TDSBMalloyActionWhile Director Malloy ‘walked back’ from that particular TDSB Enhancing Equity Task Force recommendation, it was abundantly clear that TDSB under Malloy is prepared to stand firm on implementing its own version of “enhancing equity” for all students. That’s also perfectly consistent with Malloy’s stance while serving as Director of the Hamilton Wentworth District School Board from 2009 to 2014. As a chief superintendent, he’s well known for putting in motion “educational equity” projects that seek to limit school choice in public education and threaten the existence of specialized program schools.

Malloy is heavily invested in the TDSB Enhancing Equity Task Force and its core mission.  In his introductory video, explaining the TDSB initiative, he professes to be a champion of the board’s ” long-standing commitment to equity and inclusion” and expresses concern that it is not being fully met, judging from the persisting inequities affecting ‘racialized’ and ‘marginalized’ students.  His lead facilitator, Liz Rykert goes further in identifying the supposed source of those inequities: “There are barriers, creating divisions with schools, or between schools. The impact has been more inequitable outcomes.”

Specialized programs and streaming of Grade 9 students stand in the way of that “commitment” and are the real targets of the TDSB Task Force.  “Our commitment stands,” Malloy declares in the video. “We want schools to be inclusive, engaging environments for each and every student. That means things must change. We also know that change is hard. It impacts us. We need to work together to make it happen.”

Malloy’s metal was tested in Hamilton and he barely survived the battle.  Pushing hard for school closures in 2013-14, he ran smack up against a public uprising when he went to war with a popular high school principal Paul Beattie and forced through the closure of Parkview School, Hamilton’s highly-acclaimed high school for special needs students.

After placating parents and students by promising to transfer Beattie with them to Mountain S.S., he reneged on that commitment and aroused a storm of student protest in September of 2014. Shortly after the October 2014 trustee election, Malloy was seconded to the Ministry of Education and left town. While Malloy was considering his options, former principal Beattie, now retired, surfaced as a senior advisor to a Citizen Forum organized to serve as a watchdog on the HWDSB.

Malloy’s TDSB initiative sprung out of TDSB research  over the past decade on the uneven academic performance of racial groups and a 2017 OISE study of the board’s specialized arts programs.  Conducted by OISE professor Ruben Gaztambide-Fernandez, the study found that three of the four TDSB arts program schools were populated primarily with students who were white and drawn disproportionately from the city’s more affluent districts. It also criticized the schools for offering a curriculum reflecting “a traditional Eurocentric view of the arts,” including orchestral music, ballet, studio painting, and sculpture.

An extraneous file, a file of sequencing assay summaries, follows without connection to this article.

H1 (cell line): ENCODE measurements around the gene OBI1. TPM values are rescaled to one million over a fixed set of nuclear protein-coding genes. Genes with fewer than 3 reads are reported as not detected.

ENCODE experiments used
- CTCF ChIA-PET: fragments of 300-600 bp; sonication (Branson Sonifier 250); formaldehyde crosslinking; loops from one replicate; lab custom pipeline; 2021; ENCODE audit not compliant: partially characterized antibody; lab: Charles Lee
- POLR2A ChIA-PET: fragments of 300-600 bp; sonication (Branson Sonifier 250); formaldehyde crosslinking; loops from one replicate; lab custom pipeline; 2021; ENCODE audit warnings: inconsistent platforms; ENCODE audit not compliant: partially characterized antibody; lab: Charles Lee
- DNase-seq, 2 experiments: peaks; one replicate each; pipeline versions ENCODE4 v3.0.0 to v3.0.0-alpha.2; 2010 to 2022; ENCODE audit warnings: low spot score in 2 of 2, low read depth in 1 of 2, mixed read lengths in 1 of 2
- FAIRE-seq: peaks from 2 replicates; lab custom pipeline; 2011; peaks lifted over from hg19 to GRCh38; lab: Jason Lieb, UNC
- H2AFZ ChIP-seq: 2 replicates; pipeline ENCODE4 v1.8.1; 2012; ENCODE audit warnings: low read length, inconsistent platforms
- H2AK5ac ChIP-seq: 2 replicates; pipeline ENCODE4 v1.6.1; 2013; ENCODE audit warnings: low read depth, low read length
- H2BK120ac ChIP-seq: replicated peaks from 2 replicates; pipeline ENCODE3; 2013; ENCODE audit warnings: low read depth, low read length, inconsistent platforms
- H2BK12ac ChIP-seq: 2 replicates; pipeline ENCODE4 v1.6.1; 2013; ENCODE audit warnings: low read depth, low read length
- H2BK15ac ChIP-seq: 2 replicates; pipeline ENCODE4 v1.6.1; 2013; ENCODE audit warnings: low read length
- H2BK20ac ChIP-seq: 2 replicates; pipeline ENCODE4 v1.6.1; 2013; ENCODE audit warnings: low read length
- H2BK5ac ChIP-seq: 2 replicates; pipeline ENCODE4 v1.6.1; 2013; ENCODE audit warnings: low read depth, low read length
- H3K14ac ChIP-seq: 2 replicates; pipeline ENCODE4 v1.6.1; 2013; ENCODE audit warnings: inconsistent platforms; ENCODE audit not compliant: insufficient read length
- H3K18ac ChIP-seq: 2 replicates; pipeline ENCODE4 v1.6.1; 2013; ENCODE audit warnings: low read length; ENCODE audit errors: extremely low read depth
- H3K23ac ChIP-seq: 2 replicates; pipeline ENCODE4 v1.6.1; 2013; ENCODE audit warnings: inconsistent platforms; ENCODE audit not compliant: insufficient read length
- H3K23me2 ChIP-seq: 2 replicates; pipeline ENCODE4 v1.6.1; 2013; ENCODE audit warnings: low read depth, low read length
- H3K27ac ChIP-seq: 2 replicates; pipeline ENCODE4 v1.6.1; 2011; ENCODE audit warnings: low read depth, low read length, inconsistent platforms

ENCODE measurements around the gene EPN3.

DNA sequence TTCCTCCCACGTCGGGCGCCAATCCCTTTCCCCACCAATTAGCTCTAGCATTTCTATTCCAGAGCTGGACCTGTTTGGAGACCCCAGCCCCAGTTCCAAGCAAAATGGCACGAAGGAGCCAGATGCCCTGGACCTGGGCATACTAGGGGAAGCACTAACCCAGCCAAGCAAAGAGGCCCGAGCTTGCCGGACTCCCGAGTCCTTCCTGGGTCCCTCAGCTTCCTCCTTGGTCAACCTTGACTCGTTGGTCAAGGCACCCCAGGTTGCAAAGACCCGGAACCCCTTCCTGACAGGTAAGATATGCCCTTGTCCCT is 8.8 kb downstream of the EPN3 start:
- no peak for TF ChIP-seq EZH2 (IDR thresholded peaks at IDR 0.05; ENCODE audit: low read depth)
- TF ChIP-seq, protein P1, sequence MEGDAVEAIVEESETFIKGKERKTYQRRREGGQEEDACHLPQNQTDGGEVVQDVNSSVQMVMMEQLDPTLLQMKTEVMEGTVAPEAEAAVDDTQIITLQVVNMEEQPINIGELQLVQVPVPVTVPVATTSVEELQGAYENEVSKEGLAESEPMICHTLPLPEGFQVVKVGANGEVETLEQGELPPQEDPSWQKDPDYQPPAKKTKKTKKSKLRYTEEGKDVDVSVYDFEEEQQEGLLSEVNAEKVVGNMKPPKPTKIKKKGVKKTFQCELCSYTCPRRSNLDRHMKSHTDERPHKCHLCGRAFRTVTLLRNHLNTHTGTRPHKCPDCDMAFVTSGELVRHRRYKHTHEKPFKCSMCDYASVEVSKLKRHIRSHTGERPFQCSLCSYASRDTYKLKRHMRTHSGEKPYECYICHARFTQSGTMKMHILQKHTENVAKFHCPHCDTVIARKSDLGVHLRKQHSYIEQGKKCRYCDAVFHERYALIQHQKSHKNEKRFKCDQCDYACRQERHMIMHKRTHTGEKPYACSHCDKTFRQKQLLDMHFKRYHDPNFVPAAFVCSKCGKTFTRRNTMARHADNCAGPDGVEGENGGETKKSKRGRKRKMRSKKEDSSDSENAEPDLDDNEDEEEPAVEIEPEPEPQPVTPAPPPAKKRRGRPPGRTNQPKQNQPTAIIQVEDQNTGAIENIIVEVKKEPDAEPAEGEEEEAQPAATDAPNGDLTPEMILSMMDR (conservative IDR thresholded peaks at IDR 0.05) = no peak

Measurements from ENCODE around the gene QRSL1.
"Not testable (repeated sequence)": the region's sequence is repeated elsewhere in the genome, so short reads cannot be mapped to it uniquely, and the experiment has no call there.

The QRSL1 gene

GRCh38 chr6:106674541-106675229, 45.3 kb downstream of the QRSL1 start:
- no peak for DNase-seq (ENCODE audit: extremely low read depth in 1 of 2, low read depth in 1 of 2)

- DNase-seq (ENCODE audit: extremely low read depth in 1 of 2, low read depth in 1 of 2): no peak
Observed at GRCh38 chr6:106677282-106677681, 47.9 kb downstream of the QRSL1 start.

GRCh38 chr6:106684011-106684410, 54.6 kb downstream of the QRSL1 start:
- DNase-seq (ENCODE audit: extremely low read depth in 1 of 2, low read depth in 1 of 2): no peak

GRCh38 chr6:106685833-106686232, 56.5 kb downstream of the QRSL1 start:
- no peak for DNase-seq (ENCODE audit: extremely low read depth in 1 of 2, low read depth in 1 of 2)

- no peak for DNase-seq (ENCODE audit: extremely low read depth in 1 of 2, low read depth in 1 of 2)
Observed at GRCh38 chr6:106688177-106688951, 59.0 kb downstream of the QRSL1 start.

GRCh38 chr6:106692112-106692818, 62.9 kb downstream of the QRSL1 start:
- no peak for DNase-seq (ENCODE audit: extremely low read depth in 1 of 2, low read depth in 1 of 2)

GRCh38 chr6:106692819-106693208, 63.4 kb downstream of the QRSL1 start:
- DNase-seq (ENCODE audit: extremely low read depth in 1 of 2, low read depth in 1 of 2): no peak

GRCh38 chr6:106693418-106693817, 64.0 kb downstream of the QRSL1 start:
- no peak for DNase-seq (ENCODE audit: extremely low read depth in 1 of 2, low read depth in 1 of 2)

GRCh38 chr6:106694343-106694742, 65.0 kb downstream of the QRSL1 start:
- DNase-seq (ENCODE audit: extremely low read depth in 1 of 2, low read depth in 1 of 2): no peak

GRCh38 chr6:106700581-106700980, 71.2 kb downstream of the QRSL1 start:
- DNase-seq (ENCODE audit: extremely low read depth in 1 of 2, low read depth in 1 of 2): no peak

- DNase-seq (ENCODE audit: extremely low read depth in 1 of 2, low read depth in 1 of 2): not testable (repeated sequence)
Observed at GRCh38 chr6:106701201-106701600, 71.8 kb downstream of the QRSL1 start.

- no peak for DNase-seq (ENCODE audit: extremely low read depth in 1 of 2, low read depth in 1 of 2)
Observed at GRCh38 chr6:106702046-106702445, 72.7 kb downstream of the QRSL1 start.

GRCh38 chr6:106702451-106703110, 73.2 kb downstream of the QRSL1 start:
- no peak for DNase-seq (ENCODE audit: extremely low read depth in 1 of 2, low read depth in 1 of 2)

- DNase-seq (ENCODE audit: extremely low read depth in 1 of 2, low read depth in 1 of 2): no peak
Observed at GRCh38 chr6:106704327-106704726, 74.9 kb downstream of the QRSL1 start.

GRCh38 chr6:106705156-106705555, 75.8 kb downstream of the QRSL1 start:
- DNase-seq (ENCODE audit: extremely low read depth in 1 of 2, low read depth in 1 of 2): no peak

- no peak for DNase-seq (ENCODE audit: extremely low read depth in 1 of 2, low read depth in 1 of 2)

The author of the OISE report, used to justify the TDSB Task Force’s mandate, was openly hostile to the arts-focused schools. “These are public schools, ” he told CBC News. ” The public is paying for these schools.” Based upon his survey findings, he added, they were “kind of like private schools within a public system.”  It’s statements like this that tend to breed suspicion about what’s really driving the TDSB agenda.

Students and parents at Toronto’s special program schools are fighting back, including many from diverse ethno-cultural backgrounds.  “It really comes as a shock,” said Frank Hong, a student at Marc Garneau Collegiate Institute. He’s in the TOPS program, which specializes in math, sciences, and language arts. “[These programs are] an essential part of the school community,” he told CBC News, ” and to take them away from communities and from potential future students is horrible.”  Threatening to cancel the programs caused “a lot of outrage” on social media, said Niam Pattni, a student in the MaCS program at William Lyon Mackenzie Collegiate Institute.

The adverse public reaction, capped by a Toronto newspaper column by The Globe and Mail‘s Marcus Gee, prompted Malloy and his Task Force to pull back on outright advocacy and to explain that these were just “draft recommendations.” Most of the public response tended to echo Gee’s Don’t Kill Specialty Schools” plea and to point out that there were far better ways to close the achievement gap and to promote equality in the school system.

Few who are familiar with Toronto’s alternative and specialty schools, including those for special needs students, would swallow the argument that they are simply “citadels of white privilege.” The TDSB, for all its shortcomings, is still a leader in providing a tremendous array of school options for students and parents, demonstrating every day that there are a multitude of different ways to reach and engage students.

Tampering with what works in education is not the best way forward. Reading the fine print in the TDSB Task Force report, it all comes to a vote when the TDSB Board of Trustees meet on December 13, 2017.  We’ll all be watching.

What’s the real objective of Dr. John Malloy’s TDSB Enhancing Equity Task Force? Who wins when school systems eliminate lighthouse programs and limit choice for students and parents?  Since when are “specialty schools” a high priority problem? Does a school system become stronger by lopping-off or trimming its centres of excellence? Who would really benefit if the Toronto DSB cut its special programs and ‘lowered all boats in the water’?